Elizabeth A. Morton National Wildlife Refuge
|Elizabeth A. Morton National Wildlife Refuge|
IUCN category IV (habitat/species management area)
|Location||Suffolk County, New York, United States|
|Nearest city||Noyack, New York|
|Area||187 acres (0.76 km2)|
|Governing body||U.S. Fish and Wildlife Service|
Established December 27, 1954, through a donation by the Morton family, the 187-acre (0.76 km2) Elizabeth A. Morton National Wildlife Refuge boasts exceptionally diverse habitats including bay beach, a brackish pond, a freshwater pond, kettle holes, tidal flats, salt marsh, freshwater marsh, shrub, grasslands, maritime oak forest, and red cedar. The refuge's diversity is critical to Long Island wildlife.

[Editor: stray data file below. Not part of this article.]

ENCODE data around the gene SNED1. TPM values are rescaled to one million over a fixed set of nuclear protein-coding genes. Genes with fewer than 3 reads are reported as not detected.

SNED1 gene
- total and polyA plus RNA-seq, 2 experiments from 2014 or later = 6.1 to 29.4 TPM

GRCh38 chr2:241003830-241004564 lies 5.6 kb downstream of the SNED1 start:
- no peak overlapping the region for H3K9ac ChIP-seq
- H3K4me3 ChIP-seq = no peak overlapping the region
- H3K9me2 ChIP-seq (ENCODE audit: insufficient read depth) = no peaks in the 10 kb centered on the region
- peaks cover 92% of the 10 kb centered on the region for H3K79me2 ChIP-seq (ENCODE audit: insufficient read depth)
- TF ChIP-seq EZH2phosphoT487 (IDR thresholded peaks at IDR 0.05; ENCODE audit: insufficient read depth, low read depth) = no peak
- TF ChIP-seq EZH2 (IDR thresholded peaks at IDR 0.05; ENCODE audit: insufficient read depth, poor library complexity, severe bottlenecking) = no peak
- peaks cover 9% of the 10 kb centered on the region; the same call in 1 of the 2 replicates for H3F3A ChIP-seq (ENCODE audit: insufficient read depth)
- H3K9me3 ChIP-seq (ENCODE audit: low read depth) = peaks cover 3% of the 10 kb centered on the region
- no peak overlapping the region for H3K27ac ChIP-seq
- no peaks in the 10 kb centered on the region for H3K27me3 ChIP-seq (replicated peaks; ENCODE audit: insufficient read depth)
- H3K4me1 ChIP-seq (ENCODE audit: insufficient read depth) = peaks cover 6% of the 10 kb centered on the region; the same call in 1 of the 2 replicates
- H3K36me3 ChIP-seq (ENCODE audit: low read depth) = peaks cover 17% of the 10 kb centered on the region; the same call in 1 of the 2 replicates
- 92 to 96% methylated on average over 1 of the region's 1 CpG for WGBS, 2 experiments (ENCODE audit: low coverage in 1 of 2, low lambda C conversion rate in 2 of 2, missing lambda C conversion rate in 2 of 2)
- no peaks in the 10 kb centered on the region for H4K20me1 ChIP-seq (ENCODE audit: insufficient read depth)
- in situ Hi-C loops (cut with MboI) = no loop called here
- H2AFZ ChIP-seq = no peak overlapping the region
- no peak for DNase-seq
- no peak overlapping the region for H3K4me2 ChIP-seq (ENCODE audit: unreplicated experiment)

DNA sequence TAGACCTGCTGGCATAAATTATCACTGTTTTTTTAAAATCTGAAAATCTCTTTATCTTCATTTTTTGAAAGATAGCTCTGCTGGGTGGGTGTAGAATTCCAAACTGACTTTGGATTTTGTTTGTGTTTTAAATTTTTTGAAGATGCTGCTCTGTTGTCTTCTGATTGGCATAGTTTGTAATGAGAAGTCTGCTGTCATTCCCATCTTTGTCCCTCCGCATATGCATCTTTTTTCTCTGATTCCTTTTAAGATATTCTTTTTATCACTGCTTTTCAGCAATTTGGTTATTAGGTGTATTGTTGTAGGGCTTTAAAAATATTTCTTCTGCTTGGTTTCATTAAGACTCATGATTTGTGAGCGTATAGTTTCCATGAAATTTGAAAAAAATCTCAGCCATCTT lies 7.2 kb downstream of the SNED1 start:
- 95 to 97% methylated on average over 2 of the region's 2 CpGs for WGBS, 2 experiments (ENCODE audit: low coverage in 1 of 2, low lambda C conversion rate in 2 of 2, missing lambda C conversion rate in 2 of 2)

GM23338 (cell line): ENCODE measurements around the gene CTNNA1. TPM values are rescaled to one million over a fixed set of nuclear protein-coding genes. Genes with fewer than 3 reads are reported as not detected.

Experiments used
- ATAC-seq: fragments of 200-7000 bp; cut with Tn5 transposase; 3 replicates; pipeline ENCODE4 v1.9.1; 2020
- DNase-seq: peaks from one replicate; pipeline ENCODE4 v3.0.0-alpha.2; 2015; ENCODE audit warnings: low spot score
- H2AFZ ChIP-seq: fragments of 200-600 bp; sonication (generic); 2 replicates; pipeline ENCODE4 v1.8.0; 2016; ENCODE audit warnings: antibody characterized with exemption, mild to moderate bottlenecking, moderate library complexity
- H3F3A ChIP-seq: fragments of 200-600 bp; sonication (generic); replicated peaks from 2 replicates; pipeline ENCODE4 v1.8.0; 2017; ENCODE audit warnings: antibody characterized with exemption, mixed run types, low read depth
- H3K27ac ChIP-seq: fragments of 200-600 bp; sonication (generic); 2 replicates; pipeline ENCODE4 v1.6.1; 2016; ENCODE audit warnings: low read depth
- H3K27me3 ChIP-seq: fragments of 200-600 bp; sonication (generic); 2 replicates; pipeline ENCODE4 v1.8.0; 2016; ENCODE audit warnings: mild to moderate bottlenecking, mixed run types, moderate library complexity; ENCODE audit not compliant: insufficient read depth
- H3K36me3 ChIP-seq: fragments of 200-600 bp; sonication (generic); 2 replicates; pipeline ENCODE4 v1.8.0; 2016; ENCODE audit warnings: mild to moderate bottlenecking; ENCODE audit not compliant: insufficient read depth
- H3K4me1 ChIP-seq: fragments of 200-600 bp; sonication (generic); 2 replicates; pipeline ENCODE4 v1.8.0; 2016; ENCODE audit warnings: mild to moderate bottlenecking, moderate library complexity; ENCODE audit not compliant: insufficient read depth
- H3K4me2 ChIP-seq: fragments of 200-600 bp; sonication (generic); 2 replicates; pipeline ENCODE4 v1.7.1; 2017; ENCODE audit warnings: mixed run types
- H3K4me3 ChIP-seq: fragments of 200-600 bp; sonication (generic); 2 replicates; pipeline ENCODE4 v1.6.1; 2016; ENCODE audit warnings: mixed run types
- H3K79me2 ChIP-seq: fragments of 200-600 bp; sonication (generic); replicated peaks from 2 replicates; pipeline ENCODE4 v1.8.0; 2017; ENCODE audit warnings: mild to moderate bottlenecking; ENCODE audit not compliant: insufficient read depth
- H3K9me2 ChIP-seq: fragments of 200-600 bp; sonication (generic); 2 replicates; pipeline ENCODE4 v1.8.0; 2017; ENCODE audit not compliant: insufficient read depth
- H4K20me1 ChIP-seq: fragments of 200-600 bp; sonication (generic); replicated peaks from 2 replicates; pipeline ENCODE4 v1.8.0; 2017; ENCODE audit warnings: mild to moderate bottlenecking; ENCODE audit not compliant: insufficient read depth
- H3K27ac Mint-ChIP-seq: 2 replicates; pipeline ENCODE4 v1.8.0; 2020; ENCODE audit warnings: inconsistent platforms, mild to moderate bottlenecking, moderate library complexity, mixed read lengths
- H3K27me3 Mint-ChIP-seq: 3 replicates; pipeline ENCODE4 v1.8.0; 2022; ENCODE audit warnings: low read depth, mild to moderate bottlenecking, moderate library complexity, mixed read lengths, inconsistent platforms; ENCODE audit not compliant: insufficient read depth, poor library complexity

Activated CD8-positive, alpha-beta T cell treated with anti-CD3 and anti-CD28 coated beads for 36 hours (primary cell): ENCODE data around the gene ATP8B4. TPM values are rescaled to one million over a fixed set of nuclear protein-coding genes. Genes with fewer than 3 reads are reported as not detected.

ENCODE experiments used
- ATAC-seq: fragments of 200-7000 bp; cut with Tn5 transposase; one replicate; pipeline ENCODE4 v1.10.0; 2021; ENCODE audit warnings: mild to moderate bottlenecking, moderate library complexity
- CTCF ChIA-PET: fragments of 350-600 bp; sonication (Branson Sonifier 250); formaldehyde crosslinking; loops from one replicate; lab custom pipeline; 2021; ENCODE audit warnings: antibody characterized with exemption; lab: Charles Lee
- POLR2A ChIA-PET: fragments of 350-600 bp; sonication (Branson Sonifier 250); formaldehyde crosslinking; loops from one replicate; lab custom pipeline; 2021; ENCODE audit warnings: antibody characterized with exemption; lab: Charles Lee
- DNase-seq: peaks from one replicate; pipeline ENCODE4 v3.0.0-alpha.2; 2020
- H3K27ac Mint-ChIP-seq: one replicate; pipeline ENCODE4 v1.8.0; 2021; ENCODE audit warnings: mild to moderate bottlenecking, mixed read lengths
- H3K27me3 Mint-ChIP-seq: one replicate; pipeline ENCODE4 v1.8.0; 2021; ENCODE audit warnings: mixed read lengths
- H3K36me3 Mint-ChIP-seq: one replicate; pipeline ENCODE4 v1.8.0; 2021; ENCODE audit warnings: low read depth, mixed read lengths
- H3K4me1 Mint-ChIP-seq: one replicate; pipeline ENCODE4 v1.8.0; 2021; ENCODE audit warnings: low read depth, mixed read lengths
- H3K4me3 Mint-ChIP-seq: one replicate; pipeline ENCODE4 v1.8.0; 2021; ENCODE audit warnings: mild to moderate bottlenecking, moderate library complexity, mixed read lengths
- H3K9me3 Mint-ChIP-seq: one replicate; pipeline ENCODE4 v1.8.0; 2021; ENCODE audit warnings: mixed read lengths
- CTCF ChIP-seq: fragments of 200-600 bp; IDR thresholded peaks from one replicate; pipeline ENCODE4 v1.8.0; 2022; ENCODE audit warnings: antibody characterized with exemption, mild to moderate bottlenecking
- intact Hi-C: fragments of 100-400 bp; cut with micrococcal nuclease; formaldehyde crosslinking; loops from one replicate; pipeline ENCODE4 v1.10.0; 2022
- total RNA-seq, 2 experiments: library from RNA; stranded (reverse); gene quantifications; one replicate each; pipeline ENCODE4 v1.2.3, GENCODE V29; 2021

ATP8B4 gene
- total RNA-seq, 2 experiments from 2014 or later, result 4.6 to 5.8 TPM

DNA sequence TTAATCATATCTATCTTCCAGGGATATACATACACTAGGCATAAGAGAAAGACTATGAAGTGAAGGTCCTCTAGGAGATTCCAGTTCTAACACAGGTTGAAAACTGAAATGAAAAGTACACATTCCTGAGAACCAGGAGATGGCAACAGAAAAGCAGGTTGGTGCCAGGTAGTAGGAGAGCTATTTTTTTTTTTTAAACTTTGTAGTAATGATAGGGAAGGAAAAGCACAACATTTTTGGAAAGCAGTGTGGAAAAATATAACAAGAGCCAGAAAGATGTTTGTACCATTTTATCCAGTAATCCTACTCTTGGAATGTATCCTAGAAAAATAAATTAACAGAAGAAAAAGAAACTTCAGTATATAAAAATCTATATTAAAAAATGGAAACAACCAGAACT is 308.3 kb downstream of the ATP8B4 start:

Habitats along the beach attract many species including nesting piping plovers, roseate terns, least terns, common terns, and shorebirds. The waters surrounding the refuge are considered critical habitat for juvenile Kemp's Ridley sea turtles and are occasionally used by loggerhead sea turtles. Waterfowl use of the refuge peaks during the colder months. Long-tailed ducks, white-winged scoter, goldeneye and black ducks will most likely be spotted during winter.
The refuge is located in the hamlet of Noyack, New York. Much of the refuge is situated on a peninsula surrounded by Noyack and Little Peconic Bays. The north/south orientation of the peninsula makes the refuge important habitat for shorebirds, raptors and songbirds as they navigate the coastline during migration.